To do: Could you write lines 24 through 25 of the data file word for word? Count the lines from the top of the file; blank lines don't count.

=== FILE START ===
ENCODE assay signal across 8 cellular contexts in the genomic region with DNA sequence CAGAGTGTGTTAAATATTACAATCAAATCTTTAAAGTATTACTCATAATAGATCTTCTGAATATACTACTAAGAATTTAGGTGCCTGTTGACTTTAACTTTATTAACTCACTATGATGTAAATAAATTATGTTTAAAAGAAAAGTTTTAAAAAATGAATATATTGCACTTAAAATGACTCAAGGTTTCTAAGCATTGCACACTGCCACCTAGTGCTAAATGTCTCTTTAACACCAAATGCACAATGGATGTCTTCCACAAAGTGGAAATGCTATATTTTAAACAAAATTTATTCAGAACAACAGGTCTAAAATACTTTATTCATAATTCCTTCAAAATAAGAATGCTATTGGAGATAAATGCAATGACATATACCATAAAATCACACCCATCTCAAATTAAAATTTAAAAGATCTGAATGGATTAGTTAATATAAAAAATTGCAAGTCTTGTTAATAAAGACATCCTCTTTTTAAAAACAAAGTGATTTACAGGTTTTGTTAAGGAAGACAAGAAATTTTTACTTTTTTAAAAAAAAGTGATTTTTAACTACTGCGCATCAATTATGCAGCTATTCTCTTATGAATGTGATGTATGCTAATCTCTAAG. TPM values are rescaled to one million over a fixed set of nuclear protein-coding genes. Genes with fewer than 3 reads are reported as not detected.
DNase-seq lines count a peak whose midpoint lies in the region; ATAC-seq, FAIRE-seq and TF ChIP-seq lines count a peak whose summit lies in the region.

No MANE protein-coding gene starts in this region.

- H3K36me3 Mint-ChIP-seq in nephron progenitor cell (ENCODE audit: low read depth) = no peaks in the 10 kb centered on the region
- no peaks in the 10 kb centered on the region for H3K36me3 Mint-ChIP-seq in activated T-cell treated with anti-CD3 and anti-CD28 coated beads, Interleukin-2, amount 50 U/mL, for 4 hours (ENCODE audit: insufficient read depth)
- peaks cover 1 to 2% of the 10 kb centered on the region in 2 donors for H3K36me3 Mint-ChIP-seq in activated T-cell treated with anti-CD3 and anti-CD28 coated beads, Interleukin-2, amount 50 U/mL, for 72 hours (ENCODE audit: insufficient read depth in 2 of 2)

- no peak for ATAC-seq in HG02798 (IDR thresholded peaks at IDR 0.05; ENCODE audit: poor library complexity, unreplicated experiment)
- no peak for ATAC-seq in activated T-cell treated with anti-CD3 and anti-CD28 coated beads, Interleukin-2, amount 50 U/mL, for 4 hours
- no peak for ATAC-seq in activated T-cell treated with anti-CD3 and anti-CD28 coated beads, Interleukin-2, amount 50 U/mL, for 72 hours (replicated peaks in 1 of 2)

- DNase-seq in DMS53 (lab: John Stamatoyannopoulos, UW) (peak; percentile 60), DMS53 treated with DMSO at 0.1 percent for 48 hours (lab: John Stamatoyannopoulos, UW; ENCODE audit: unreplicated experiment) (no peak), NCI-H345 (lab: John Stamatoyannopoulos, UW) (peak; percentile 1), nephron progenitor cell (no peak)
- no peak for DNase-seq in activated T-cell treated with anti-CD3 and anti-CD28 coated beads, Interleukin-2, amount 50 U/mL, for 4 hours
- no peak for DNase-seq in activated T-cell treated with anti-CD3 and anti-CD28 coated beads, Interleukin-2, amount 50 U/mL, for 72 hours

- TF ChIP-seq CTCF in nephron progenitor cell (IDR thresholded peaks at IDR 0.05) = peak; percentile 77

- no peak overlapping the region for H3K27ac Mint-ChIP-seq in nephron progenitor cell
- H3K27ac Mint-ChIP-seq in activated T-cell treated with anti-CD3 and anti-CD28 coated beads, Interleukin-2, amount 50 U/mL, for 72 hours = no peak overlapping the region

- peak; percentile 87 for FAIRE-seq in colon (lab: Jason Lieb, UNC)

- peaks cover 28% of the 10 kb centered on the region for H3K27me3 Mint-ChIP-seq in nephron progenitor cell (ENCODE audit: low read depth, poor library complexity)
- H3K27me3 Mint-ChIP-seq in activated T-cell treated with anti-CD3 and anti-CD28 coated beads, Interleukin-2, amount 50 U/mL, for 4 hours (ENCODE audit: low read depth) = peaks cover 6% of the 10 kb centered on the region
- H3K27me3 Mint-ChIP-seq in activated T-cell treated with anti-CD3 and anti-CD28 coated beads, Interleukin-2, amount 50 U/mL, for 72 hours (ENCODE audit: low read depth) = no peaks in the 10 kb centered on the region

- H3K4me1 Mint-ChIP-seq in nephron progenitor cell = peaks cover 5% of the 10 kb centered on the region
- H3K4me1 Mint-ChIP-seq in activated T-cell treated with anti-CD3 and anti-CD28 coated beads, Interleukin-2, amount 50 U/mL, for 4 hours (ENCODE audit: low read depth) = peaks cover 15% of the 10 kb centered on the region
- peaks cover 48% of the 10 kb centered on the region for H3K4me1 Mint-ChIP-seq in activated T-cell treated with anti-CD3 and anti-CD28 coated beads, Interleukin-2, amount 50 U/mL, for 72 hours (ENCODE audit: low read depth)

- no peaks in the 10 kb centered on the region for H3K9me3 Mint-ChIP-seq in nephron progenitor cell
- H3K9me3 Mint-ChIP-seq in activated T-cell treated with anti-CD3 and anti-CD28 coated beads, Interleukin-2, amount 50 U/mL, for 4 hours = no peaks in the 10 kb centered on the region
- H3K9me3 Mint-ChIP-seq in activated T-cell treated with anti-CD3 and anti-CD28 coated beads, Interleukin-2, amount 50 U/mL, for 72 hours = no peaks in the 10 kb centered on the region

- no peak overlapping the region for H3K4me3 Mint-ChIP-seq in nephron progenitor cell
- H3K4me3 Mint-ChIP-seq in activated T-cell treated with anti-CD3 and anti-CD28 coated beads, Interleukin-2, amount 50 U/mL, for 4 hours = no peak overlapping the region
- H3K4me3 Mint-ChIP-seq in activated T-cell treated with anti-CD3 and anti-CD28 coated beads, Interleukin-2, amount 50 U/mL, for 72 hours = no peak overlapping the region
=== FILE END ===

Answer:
- H3K9me3 Mint-ChIP-seq in activated T-cell treated with anti-CD3 and anti-CD28 coated beads, Interleukin-2, amount 50 U/mL, for 4 hours = no peaks in the 10 kb centered on the region
- H3K9me3 Mint-ChIP-seq in activated T-cell treated with anti-CD3 and anti-CD28 coated beads, Interleukin-2, amount 50 U/mL, for 72 hours = no peaks in the 10 kb centered on the region